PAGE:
This list is not comprehensive, but it does point to the board’s two ‘three legged stools’ of which one leg of each stool is governance. Both stools need to start with sound governance to stay upright and provide a solid seat.
The first stool’s legs are governance, risk and compliance.
The second stool’s legs are governance, strategy and innovation. Although these views on ICT governance are business oriented, they also fit into government. In fact, the New Zealand government is in the process of implementing a sound ICT governance structure, which IDC has commented on favourably.
ICT governance definitions
To help us better understand ICT governance, it is useful to have some formal definitions.
ISO 38500 defines corporate governance of ICT as this: The system by which current and future use of ICT is controlled. Corporate governance of ICT involves evaluating and directing the use of ICT to support the organisation and monitoring this use to achieve plans. It includes the strategy and policies for using ICT within an organisation.
IDC’s governance, risk, and compliance infrastructure taxonomy defines IT governance as:
According to the IT Governance Institute, IT governance consists of the leadership, organisational structure and processes that allow an IT organisation to sustain and extend a firm’s strategies and objectives. IT governance and the effective application of an IT governance framework are critical in helping enterprises gain more value from information and information technology, while ensuring that IT remains aligned with the enterprise strategy, values, and culture. Effective IT governance formalises IT oversight and accountability. It facilitates resource allocation and decision making and enhances communication and performance between business units and IT and across IT functional silos. IT governance also facilitates compliance and audits by documenting processes, controls and decision authority.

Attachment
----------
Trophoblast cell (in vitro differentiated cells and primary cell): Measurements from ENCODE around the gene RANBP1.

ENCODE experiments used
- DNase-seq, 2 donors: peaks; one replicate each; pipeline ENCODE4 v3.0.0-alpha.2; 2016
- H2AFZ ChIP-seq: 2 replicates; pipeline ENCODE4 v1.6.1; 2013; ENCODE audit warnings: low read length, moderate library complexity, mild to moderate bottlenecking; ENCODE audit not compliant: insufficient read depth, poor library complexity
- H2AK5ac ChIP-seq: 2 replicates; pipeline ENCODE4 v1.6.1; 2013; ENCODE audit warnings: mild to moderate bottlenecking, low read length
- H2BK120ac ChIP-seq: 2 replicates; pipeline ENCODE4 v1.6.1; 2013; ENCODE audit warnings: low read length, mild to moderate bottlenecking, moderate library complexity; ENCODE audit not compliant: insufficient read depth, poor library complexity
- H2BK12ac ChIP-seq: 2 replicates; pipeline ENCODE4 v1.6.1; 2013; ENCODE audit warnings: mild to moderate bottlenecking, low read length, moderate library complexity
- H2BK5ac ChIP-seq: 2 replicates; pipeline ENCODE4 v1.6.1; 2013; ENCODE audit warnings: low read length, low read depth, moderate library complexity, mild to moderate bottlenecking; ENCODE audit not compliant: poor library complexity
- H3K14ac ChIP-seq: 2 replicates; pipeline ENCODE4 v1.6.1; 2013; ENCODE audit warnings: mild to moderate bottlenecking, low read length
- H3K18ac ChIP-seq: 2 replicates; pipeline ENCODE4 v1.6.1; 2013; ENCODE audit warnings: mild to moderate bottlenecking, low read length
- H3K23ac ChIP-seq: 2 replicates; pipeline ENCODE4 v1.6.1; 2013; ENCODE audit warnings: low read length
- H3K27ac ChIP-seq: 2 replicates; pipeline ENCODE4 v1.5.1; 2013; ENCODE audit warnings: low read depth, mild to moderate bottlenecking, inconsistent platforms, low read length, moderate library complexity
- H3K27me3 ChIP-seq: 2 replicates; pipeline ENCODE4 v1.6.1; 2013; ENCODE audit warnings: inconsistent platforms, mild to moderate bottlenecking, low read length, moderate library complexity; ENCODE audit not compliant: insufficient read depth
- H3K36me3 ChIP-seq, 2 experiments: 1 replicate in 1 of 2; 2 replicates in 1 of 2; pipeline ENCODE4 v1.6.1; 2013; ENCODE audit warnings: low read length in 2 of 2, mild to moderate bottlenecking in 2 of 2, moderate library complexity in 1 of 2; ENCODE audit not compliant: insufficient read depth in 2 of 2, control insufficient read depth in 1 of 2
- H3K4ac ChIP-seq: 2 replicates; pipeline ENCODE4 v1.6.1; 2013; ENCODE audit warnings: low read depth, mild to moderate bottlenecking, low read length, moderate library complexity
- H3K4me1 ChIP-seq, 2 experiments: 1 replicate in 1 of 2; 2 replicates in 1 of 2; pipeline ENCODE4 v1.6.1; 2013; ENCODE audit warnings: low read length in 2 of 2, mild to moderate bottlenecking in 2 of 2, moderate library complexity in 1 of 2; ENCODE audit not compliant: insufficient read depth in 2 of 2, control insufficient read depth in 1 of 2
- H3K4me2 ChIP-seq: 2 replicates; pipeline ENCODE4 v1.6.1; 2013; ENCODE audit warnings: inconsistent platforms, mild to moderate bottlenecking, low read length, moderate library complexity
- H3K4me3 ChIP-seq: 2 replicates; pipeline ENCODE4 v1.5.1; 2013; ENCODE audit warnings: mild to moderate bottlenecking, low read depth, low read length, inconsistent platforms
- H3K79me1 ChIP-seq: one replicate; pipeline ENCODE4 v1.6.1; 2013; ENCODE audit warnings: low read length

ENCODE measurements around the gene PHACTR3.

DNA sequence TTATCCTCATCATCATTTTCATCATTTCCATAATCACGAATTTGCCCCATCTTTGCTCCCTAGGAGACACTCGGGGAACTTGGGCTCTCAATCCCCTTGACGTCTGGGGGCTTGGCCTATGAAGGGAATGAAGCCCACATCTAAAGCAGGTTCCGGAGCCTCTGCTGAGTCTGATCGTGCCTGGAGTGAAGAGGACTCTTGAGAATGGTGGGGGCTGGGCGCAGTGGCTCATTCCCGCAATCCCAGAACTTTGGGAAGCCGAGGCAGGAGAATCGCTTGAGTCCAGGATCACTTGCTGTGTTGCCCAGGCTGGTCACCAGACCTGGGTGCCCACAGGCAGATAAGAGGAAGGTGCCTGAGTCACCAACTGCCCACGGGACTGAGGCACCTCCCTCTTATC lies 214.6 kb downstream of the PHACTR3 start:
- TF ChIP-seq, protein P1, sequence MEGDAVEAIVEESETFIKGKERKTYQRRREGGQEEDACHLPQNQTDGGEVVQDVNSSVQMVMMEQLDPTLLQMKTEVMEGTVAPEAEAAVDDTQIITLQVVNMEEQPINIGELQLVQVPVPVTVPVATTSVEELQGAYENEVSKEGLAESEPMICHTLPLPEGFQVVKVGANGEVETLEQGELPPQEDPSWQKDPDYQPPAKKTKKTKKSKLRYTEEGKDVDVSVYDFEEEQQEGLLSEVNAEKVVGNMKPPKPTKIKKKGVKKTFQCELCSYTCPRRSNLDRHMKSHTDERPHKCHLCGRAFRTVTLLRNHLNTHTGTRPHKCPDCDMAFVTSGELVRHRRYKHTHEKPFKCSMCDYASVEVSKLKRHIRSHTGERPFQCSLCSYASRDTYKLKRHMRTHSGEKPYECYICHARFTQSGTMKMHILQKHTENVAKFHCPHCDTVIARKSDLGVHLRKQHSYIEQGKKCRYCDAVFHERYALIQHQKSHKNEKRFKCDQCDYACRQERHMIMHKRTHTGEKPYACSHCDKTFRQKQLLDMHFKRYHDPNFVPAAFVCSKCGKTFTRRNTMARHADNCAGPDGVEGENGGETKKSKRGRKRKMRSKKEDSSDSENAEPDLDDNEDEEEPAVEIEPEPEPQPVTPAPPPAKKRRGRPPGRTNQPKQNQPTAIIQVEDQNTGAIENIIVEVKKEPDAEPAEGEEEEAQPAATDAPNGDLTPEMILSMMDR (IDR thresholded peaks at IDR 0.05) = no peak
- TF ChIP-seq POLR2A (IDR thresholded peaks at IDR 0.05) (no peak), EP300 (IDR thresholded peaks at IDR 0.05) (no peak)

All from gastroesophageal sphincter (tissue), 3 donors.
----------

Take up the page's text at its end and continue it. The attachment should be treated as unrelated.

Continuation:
The tools needed for strong ICT governance in an organisation:
The first and most significant tool is the Corporate Governance of Information Technology standard ISO 38500.
If you have read this far, you need to buy a copy of this standard (please see http://tinyurl.com/4hftruq) and read it. Applying the standard will take some selling effort:
● Educate the CFO to accept they are better off moving the CIO out of their control (they will still have control of finance ICT).
● Then to convince the CEO that he/she needs to have the CIO report to them.
● With the management team on board, it is time to get the board up to speed. If you have the rest of the CXO suite on the same page, this should not be hard.
Implementing a new ICT governance model is not easy and won’t happen overnight.
You may need to re-examine how you see your role as a CIO. Do keep trying though, it is worth it. You may need some external help and there are good people who have done this before. In addition, IDC has some research that is useful to support your proposal.
Succeed in delivering strong, effective and flexible ICT governance and your business will thank (and hopefully reward) you, and you will have a massive tick next to ICT governance on your CV.
Peter Macaulay is principal, executive programme at IDC New Zealand and in charge of the inTEP Programme for CIOs.